1.  Mold case in Eastern District of Virginia survives a motion to dismiss, from the Va. Lawyers Weekly blog.  The plaintiff is proceeding on a negligence per se theory based on violations of the state building code.

2.  A judge in the Eastern District of Virginia rejected a Twombly challenge directed at a defendant's affirmative defenses.  Motions to strike affirmative defenses have long been a practice in Virginia.  In D.C. and Maryland, plaintiffs' counsel don't waste their time with it.  Sounds like the Judge here doesn't like his time wasted with it either.  After all, it is the "rocket docket." 

3.  Comparison of file sharing services, YouSendIt vs SendNow, courtesy of the Oregon Law Practice Management Blog

4.  List of most popular malpractice prevention downloads of the year, courtesy of PracticePro.


Sometimes arbitration clauses don't even use the word arbitration

The U.S. District Court for the District of Maryland recently held in Independence Receivables Corp. v. Precision Recovery Analytics that an arbitration agreement in a contract between the plaintiff and one of the defendants is enforceable.  What is unusual in this case is that the contract made no reference to arbitration.  Instead, the agreement provided in pertinent part that "[a]ny controvery concerning this Agreement, which the Parties cannot resolve within thirty days, will first be directed to mediation in Austin, Travis County, Texas . . . . In the event the dispute is still not resolved through mediation[,] then the dispute shall be settled by a mini-trial in State Court in Austin, Texas . . . ."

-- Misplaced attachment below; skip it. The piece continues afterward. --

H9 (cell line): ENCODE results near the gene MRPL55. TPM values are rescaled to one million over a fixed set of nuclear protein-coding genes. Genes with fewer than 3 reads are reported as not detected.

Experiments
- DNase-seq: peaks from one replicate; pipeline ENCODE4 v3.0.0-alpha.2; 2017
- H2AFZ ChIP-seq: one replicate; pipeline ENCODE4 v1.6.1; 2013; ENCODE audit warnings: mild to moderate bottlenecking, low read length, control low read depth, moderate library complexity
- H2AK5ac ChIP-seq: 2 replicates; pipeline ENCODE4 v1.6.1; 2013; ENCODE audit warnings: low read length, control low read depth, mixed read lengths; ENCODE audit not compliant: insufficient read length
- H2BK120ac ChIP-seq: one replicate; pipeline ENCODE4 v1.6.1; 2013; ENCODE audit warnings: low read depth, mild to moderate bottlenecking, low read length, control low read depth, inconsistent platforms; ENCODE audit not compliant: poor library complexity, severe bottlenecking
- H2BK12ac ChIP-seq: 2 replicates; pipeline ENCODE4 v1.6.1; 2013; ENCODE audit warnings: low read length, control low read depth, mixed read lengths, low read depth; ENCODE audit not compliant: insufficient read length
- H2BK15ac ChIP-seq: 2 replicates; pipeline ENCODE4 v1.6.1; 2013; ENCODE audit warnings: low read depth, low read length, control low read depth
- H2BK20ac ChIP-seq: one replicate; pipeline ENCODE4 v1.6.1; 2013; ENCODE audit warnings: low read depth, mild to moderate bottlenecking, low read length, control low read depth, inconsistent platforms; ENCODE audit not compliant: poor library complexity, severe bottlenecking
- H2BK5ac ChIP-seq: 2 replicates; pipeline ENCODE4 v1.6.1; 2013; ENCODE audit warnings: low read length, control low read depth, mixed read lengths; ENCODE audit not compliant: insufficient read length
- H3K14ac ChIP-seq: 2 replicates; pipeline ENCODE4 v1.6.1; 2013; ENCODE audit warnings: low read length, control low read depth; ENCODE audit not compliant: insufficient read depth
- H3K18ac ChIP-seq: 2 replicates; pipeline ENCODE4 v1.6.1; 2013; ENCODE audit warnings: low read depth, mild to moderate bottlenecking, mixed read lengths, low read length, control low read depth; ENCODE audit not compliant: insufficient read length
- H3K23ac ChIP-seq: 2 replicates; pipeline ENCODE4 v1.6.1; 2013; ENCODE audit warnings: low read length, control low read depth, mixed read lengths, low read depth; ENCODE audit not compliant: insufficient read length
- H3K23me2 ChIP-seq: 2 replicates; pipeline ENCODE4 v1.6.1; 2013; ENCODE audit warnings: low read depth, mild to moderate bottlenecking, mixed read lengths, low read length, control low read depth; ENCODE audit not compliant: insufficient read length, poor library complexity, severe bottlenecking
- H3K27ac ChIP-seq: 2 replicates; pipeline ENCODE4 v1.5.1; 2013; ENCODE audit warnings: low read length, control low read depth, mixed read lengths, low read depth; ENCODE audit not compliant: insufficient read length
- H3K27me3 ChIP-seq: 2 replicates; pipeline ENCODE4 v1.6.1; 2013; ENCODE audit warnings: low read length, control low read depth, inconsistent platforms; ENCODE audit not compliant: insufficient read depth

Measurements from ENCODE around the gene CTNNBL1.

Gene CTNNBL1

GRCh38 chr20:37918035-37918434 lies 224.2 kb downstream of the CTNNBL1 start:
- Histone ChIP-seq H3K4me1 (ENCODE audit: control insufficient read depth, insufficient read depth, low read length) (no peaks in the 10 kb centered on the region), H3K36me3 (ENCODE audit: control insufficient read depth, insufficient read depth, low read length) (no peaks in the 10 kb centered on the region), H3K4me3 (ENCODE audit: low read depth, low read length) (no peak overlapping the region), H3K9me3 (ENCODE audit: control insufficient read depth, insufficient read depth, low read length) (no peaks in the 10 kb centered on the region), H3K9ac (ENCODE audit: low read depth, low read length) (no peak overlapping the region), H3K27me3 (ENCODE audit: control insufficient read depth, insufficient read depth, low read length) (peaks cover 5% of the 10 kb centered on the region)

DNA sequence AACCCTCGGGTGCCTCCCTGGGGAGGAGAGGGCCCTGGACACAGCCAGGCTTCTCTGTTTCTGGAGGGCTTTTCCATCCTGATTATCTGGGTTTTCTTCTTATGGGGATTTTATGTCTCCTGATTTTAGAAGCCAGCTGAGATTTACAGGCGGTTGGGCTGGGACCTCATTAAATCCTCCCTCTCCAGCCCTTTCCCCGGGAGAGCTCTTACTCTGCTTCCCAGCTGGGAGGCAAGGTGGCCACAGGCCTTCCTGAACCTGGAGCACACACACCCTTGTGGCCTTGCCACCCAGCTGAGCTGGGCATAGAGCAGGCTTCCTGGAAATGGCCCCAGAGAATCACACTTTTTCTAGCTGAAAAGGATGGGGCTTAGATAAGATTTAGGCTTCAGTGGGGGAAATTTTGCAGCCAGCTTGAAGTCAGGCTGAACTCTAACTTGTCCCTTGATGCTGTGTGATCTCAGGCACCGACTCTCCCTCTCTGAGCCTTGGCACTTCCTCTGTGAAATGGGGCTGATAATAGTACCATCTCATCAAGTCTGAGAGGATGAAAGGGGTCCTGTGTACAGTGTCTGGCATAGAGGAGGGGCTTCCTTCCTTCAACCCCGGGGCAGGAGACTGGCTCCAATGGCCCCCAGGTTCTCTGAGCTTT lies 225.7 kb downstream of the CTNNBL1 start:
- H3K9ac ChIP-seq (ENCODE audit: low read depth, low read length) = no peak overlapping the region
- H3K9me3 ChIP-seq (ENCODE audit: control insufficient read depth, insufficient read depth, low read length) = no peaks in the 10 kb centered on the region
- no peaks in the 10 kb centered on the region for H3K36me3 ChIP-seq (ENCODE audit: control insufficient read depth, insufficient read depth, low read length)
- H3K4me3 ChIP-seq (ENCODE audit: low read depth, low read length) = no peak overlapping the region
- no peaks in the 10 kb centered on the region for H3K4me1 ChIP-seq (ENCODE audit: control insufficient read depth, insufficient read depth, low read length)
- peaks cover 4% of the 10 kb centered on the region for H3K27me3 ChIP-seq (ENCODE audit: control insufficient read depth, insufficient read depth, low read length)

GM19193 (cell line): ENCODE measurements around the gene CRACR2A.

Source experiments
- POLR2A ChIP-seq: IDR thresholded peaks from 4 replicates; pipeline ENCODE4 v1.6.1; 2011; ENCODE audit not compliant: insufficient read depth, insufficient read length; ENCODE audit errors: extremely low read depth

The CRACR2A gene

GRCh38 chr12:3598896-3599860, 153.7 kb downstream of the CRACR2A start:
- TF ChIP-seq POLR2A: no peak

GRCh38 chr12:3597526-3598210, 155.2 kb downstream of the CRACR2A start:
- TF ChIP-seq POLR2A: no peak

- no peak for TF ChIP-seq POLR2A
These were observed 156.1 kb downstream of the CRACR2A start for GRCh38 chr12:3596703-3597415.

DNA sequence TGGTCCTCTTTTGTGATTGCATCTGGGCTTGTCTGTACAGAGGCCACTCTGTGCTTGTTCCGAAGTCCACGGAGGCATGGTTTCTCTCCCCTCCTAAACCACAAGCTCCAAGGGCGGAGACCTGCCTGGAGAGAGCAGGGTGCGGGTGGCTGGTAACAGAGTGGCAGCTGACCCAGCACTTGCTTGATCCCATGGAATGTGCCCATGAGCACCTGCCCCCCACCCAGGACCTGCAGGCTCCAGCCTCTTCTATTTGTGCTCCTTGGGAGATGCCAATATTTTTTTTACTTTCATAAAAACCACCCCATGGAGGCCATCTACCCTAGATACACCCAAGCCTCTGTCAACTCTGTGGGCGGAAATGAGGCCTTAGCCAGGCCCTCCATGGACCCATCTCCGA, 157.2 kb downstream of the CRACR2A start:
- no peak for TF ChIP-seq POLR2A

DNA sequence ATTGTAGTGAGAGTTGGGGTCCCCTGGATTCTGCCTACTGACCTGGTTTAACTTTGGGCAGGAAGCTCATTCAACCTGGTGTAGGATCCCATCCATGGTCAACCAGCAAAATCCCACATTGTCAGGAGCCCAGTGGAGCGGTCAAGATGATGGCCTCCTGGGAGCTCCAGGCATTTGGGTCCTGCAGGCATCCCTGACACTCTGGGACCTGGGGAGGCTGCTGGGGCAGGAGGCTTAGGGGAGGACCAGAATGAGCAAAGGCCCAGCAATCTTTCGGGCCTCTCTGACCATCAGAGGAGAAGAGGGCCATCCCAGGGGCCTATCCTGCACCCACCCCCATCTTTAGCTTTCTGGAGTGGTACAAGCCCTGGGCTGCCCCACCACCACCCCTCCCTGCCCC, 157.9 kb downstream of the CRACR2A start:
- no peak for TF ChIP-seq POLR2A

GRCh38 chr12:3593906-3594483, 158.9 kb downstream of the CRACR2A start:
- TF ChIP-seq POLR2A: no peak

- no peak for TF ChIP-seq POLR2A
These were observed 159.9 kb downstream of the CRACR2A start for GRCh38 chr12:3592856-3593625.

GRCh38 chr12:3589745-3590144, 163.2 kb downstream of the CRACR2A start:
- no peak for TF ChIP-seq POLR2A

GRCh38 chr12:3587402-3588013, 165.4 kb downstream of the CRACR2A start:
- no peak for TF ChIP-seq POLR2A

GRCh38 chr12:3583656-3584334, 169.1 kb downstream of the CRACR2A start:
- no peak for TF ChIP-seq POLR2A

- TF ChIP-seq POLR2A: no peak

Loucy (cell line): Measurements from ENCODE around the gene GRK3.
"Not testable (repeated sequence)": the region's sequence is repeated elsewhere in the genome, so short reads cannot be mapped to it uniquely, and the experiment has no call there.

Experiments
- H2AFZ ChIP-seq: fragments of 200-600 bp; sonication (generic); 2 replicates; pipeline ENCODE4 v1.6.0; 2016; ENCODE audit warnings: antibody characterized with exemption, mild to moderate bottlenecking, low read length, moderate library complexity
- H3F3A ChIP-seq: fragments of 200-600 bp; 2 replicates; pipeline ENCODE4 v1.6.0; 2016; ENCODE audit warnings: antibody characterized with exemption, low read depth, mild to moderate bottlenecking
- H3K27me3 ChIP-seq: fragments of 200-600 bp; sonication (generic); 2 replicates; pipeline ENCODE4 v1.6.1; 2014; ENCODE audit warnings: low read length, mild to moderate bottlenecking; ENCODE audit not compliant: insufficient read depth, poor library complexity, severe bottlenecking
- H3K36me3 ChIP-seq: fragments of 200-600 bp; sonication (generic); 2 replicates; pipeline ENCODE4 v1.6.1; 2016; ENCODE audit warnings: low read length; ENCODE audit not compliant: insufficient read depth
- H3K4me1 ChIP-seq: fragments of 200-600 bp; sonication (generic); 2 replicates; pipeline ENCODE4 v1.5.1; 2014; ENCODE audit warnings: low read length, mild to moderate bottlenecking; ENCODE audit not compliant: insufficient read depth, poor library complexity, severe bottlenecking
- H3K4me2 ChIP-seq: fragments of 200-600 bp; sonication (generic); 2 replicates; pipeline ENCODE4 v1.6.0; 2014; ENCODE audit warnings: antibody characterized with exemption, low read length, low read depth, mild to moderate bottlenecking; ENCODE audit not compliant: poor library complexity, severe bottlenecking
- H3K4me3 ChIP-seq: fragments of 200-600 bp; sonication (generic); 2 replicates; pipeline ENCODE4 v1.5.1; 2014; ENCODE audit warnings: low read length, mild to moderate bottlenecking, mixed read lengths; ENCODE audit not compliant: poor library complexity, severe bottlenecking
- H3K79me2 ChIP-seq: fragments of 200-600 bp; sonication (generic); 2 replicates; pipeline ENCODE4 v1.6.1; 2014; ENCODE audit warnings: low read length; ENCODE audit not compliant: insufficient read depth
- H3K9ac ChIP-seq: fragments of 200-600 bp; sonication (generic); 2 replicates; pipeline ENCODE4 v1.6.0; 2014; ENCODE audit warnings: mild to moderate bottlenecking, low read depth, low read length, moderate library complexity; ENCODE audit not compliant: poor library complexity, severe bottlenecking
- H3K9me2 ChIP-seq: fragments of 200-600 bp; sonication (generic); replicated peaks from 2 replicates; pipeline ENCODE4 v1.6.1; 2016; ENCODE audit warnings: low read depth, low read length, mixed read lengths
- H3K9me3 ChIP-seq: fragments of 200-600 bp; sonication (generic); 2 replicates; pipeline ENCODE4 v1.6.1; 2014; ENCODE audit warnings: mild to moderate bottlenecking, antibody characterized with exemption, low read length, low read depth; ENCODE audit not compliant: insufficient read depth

The Court noted that:

Although it may sound strange to refer to mediation and a mini-trial as "arbitration," Precision Recovery has argued that the meaning of "arbitration" under the FAA broadly encompasses any situation where "the parties have agreed to submit a dispute for a decision by a third party." Parisi v. Netlearning, Inc., 139 F. Supp. 2d 745, 749 (E.D. Va. 2001) (internal quotation and citation omitted). Plaintiff concedes that the FAA applies.


En banc decision from D.C. Court of Appeals in Grayson v. AT&T requires injury-in-fact for CPPA action